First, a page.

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Dollar Struggles to Hold its position
Throughout the month of August foreign investors were seen to reduce their purchases of dollar denominated securities with the total net Treasury International Capital flows rising by only $38.9B compared to $63.3B the previous. Whilst foreign demand fell nearly 50 percent in August, the details were not nearly as negative as the headline report because demand for Treasuries was very strong, a sign that central banks and private investors expect U.S. yields to remain very low.
Net long term securities actually rose by $128.7B and the gap was made up by a sharp decline in the net dollar denominated liabilities on non-dollar denominated holdings of banks, which is updated quarterly. This line item basically tracks the banks' own liabilities to foreigners in the form of deposits from foreign residents into U.S. banking institutions and borrowings from foreign residents.
The TIC report shows strong demand for dollars from the U.K., China, Japan and hedge funds in the Caribbean. Countries like Brazil and Korea were also net buyers. It is important to note that the dollar actually rallied in the month of August and therefore this data does not tell us how foreign demand has changed since the dollar collapsed in September. We don't expect Japan, Brazil and Korea's appetite for dollars to change - in fact it has probably strengthened because of intervention last month. China on the other hand allowed their currency to hit a record high which means they may have cut back their demand for dollars materially. In the meantime however, they still remain the world's largest holder of Treasuries, boosting their purchases by $21.7B compared to Japan's $15.6B purchases. Since the beginning of the year, the gap between Japanese and Chinese holdings has narrowed significantly although it appeared to have expanded once against in August.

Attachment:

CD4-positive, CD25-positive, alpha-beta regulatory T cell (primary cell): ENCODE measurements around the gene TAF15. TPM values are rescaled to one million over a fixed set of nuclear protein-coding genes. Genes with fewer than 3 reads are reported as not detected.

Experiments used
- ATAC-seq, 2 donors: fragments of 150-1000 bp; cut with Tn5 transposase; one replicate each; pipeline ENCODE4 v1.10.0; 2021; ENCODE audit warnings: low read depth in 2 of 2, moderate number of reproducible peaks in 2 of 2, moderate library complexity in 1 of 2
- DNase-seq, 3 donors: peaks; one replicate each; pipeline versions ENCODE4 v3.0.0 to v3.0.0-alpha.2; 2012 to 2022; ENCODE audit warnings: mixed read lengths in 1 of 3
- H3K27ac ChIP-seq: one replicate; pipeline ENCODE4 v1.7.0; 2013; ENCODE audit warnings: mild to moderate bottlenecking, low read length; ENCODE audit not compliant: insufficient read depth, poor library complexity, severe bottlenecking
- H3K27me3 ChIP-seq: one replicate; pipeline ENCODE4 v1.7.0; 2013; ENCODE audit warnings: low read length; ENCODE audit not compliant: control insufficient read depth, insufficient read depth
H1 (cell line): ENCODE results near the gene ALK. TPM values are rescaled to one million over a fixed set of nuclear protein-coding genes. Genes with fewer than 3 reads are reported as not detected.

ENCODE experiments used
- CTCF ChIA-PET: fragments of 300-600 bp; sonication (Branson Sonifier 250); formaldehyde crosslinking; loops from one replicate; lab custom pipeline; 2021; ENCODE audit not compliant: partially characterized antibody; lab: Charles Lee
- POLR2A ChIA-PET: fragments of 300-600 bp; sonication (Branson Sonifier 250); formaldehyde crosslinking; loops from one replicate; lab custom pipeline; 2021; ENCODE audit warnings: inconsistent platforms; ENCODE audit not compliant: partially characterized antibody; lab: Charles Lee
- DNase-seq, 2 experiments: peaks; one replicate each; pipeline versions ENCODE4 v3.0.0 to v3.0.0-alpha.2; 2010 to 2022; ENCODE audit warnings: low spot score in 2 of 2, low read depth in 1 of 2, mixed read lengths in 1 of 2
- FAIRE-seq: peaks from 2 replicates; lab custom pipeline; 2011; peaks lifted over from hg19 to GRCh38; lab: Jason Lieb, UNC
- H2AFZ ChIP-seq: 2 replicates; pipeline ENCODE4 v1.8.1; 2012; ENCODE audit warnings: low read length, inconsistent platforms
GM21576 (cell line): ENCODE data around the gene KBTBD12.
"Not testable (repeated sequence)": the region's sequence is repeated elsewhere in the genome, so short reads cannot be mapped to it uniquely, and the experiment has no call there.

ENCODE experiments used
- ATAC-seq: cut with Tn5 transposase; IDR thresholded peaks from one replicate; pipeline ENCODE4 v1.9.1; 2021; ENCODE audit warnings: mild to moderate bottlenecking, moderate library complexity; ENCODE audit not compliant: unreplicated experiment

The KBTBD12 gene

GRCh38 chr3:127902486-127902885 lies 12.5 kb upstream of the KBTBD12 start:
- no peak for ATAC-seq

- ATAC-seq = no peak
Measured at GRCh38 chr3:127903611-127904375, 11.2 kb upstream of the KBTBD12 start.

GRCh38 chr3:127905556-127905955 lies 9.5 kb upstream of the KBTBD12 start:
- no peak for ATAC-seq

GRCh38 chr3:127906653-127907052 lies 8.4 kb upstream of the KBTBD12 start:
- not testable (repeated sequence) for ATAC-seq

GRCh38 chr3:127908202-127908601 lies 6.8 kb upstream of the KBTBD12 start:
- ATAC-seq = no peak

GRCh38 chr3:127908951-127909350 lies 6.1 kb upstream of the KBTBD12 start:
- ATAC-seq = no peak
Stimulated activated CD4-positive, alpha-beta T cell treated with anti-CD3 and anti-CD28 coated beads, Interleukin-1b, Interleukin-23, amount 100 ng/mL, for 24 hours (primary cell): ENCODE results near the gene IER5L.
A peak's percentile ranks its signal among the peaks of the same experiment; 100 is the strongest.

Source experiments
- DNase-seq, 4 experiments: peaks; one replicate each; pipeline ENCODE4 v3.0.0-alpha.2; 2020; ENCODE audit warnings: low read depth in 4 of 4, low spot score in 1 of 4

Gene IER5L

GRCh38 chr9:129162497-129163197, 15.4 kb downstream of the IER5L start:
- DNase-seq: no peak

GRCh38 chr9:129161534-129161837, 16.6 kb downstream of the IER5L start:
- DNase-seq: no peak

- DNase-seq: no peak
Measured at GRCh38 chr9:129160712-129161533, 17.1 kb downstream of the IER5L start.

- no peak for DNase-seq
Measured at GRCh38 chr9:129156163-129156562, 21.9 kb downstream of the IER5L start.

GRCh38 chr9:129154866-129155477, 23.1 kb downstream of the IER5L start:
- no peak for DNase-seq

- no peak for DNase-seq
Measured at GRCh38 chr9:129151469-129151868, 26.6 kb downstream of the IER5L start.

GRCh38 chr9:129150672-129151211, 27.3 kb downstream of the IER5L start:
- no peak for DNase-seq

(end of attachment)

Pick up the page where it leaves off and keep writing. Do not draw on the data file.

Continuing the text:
Meanwhile profit taking continues to help the dollar recover despite weaker economic data that validates the need for additional stimulus. Industrial production fell 0.3 percent in September while capacity utilisation dropped from 74.8% to 74.7%. The surprise decline was the first negative print since June 2009 which indicates that a weak dollar has failed to help the manufacturing sector. This also explains why the U.S. government is pressuring China to revalue its currency because even a weak dollar has failed to help reinvigorate the U.S. recovery.
Investors have been buying back dollars since Bernanke spoke on Friday because even though the central bank head confirmed that additional easing will be necessary, Quantitative Easing has been priced and now currency pairs such as the EUR/USD and AUD/USD have been hit by a big wave of profit taking. Of course it also did not help that Trichet denied any plans to end its bond purchase program, which was seen as a step towards tighter monetary policy. The British pound has weakened the most on speculation that the Bank of England could join the Federal Reserve in expanding their asset purchase program by as much as GBP100 billion.
The one currency that has not sold off materially is the Australian dollar because despite the Aussie climbing to parity on Friday, Australian officials maintain a very laissez faire attitude towards the currency. Instead of warning about the negative impact of a strong currency, the Treasurer said last night that it is "dangerous to seek to artificially lower the value of the Australian dollar."